[From July Issue 2012]


You could say that traditional Japanese rooms naturally derive their beautifully simple ambience from tatami flooring. Tatami is made of three components: the surface known as tatami omote, the inner part called tatami doko, and the edging, tatami beri. The surface is made of igusa, a species of rush that has been used in Japan for around 2000 years.

The inner part of the tatami is about 5.5 centimeters thick and is made from straw. The material used for the edging binds the inner part to the surface of the mat. Depending on the purpose of the tatami, the material for the border can be made of cotton, linen or silk. The fabric is decorated with typical Japanese patterns that enhance the beauty of the tatami mat.

Tatami mats are of a fixed size of 174 centimeters long and 87 centimeters wide (in the east of Japan) and are also used for measuring square footage. The length of a tatami mat is always exactly twice as long as its width. The size of a room is measured in tsubo (3.3 square meters). One tsubo is equivalent to the size of two tatami mats.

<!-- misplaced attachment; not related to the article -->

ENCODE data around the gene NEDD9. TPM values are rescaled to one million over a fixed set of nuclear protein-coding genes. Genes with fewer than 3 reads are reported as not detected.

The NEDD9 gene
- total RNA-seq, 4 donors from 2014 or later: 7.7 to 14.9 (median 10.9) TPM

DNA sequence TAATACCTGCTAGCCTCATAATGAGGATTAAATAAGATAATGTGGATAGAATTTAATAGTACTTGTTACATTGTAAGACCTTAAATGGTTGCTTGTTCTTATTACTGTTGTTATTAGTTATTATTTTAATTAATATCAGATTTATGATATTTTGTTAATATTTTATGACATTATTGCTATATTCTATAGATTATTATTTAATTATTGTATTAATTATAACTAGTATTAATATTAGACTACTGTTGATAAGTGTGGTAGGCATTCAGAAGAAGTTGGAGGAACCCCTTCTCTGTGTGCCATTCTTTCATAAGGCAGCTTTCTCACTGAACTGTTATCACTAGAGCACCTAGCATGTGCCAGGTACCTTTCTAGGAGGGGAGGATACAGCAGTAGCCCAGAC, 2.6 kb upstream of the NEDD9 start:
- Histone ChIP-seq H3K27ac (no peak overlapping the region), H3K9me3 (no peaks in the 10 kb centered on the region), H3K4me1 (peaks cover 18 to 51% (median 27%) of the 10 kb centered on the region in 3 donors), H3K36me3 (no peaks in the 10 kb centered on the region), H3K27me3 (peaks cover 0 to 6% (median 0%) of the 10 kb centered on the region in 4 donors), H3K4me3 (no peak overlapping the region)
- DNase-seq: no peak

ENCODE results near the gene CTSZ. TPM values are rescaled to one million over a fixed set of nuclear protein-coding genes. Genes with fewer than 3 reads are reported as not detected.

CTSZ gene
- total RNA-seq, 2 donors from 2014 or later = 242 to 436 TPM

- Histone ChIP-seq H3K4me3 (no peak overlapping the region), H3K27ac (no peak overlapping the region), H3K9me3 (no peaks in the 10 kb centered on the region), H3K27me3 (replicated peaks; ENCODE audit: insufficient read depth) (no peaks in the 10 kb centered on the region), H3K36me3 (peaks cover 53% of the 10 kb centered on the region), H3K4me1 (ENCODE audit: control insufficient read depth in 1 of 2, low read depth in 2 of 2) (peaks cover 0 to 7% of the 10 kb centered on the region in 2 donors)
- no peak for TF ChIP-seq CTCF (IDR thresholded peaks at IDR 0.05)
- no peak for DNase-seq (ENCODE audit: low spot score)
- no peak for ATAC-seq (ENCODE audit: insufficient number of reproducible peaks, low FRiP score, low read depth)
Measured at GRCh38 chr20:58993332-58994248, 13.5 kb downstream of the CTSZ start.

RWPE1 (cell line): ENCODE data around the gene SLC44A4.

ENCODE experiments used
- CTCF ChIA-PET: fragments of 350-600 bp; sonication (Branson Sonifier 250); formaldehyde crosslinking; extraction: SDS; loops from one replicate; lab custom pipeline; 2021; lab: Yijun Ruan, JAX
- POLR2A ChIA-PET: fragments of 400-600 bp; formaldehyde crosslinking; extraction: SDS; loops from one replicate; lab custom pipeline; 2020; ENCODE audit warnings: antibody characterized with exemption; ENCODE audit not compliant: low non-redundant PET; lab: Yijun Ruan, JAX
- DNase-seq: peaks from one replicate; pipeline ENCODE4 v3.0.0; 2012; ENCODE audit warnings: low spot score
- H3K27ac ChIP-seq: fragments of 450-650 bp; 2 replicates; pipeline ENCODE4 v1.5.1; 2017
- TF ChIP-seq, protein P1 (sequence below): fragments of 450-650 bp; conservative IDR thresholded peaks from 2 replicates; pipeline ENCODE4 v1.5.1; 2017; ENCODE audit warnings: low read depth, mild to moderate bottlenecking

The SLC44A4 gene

Tatami were first used as cushions to elevate the person with the highest status. It was later customary to use it as flooring for tea ceremony rooms and then was more widely used in normal rooms. Shoes are not permitted on tatami. Furthermore, you should not place your feet on top of the border. There are also regulations concerning how far the chawan (teacup) should be from the edge of the tatami.

The use of tatami is waning: modern apartments and houses might have only one tatami room, or none at all. Tatami is usually made locally by small businesses, who are now seeking new practical applications for tatami. Products such as tatami cell phone and iPad covers, tatami clocks, or vase coasters, have recently appeared and are becoming more and more popular, not only amongst foreigners, but also with Japanese. 


Text: Nicolas SOERGEL

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